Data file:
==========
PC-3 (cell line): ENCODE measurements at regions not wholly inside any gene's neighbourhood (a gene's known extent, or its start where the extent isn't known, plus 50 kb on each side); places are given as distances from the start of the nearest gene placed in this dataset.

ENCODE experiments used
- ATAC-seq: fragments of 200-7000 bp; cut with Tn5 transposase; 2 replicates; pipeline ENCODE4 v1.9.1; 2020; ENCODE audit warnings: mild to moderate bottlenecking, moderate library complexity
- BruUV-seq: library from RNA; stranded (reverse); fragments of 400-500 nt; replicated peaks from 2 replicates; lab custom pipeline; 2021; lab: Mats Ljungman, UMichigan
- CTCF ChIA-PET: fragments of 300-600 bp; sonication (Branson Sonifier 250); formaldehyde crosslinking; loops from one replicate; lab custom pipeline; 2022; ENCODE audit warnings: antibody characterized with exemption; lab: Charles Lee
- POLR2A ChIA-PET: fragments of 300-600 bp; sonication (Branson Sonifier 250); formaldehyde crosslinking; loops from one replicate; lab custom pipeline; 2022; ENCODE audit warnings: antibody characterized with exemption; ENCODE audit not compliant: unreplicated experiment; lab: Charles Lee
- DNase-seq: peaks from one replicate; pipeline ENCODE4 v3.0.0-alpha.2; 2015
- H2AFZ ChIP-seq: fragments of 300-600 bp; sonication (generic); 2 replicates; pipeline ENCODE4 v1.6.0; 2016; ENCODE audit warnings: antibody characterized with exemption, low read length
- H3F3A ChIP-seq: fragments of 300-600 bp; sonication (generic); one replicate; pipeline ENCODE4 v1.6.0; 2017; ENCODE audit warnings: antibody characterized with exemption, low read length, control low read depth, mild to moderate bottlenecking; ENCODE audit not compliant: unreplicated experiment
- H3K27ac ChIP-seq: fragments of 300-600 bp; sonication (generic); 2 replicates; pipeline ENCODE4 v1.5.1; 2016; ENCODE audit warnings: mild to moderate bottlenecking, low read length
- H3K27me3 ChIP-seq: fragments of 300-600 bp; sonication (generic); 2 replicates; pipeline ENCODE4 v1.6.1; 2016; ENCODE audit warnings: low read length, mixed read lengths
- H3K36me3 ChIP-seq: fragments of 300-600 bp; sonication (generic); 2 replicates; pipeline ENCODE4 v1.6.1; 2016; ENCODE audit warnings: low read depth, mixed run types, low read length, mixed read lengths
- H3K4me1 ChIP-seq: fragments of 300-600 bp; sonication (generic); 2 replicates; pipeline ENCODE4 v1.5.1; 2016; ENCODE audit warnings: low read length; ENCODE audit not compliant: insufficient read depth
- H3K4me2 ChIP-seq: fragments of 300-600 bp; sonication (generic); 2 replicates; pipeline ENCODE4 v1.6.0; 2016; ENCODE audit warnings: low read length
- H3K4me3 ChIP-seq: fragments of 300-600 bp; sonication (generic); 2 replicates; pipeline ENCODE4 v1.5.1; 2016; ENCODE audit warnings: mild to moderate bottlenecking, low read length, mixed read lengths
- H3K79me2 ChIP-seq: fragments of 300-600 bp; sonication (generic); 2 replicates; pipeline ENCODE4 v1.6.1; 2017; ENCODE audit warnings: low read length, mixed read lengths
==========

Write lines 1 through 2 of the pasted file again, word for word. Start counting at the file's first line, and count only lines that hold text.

PC-3 (cell line): ENCODE measurements at regions not wholly inside any gene's neighbourhood (a gene's known extent, or its start where the extent isn't known, plus 50 kb on each side); places are given as distances from the start of the nearest gene placed in this dataset.

ENCODE experiments used